Hi, I'm Robbie. And I'm an Addict.

I’ve heard that step one of the road to recovery is to be honest with yourself, so here it goes:
 
I, like so many others, am addicted to my iPhone.
 
Way too often, I catch myself scrolling through the same Facebook, Twitter and Instagram feeds I’ve already gone through just a few minutes before — scouring posts of friends out to dinner, or at a fun-looking bar, or at a beach with their feet showing at the bottom of the picture.
 
Then I’ll look over, see my wife sitting next to me doing the same thing and think, “oh, we haven’t spoken in 20 minutes. Kinda forgot you were there, actually.”
 
I’m literally scrolling through dozens of other people’s lives, while completely ignoring my own life that is right in front of my big, stupid face.
 
Or even worse, I’ll delve way too deep into some political post comment thread, reading passionate arguments between strangers that never ends with a winner. Honestly, has anyone ever changed someone’s political mind in a comment section? I’ve never seen a thread go like this:
 
Pro Gun Guy: “Guns don’t kill people, people kill people!”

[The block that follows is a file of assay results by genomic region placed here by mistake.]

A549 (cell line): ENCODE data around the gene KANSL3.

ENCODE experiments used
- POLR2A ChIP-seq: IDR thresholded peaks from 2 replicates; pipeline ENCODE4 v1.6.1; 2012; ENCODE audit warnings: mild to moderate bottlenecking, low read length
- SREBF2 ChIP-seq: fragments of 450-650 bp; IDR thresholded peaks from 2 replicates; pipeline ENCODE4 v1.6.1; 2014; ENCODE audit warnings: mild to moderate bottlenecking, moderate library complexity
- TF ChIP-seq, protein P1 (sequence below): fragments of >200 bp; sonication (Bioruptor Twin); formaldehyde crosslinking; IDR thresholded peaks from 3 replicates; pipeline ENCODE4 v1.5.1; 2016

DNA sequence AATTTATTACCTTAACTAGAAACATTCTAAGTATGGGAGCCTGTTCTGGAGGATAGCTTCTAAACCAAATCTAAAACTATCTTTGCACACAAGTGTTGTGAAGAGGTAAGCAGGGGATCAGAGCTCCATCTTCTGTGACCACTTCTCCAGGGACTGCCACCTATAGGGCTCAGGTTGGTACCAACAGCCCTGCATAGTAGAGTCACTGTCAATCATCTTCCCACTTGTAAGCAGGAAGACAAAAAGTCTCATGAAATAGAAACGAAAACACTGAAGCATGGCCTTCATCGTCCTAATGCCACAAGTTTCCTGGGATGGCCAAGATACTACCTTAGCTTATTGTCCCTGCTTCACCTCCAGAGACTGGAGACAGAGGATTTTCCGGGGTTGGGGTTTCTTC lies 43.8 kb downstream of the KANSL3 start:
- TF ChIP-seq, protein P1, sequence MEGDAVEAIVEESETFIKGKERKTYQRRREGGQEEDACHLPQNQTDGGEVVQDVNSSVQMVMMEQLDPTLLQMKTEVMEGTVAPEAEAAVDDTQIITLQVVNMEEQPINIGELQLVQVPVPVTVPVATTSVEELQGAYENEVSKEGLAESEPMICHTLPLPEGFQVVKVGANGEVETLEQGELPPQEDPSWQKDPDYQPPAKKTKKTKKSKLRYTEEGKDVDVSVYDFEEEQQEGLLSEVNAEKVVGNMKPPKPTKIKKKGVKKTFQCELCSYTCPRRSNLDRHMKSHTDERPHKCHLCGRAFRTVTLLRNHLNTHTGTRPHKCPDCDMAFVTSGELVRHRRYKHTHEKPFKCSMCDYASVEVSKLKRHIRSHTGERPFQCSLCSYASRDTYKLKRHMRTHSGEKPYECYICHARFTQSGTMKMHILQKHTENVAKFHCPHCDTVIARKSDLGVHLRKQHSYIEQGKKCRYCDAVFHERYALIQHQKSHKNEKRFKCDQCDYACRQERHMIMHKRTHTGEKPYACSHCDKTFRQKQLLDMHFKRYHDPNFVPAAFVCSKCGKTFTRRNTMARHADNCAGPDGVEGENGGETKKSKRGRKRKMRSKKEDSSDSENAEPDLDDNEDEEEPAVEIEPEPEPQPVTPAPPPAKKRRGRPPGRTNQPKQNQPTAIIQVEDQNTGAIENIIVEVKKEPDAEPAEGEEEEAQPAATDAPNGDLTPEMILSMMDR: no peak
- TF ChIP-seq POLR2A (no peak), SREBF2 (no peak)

Anti-Gun Guy: “I never thought about it like that, and what you said makes a lot of sense. Thanks for sharing, Frank!"
 
After a social media binge like that, I’ll get overly mad at myself for what I’ve done, and want to throw my phone out the window in anger. It’s probably no different than a drug addict wanting to flush their stash down the toilet, and never of us actually follow through.
 
Our phones are our lifelines, to the point where it’s kind of embarrassing.

Need directions? Reach in your pocket. Feel awkward at a party? Grab your phone and pretend you’re doing something important. I’ll even be wearing a watch, and use that same arm to reach into my pocket and grab my phone to check the time. It’s pure instinct.
 
We’re furiously scanning our newsfeeds looking for something more interesting than what’s right in front of our faces in real life. Thinking about it makes me want to go sell all my belongings and go live in the woods somewhere — but I’ll never really do it.
 
I recently cracked my iPhone screen and was without a phone for about a day. I’m embarrassed at how proud of myself I was to have survived without it… I’d figure out directions to somewhere, and silently give myself a pat on the back. I made plans to meet a friend at a bar. I got there before him, and instead of texting, “Yo, where you at?” I just sat there, ordered a beer, and waited. JUST LIKE THE CAVEMEN USED TO DO.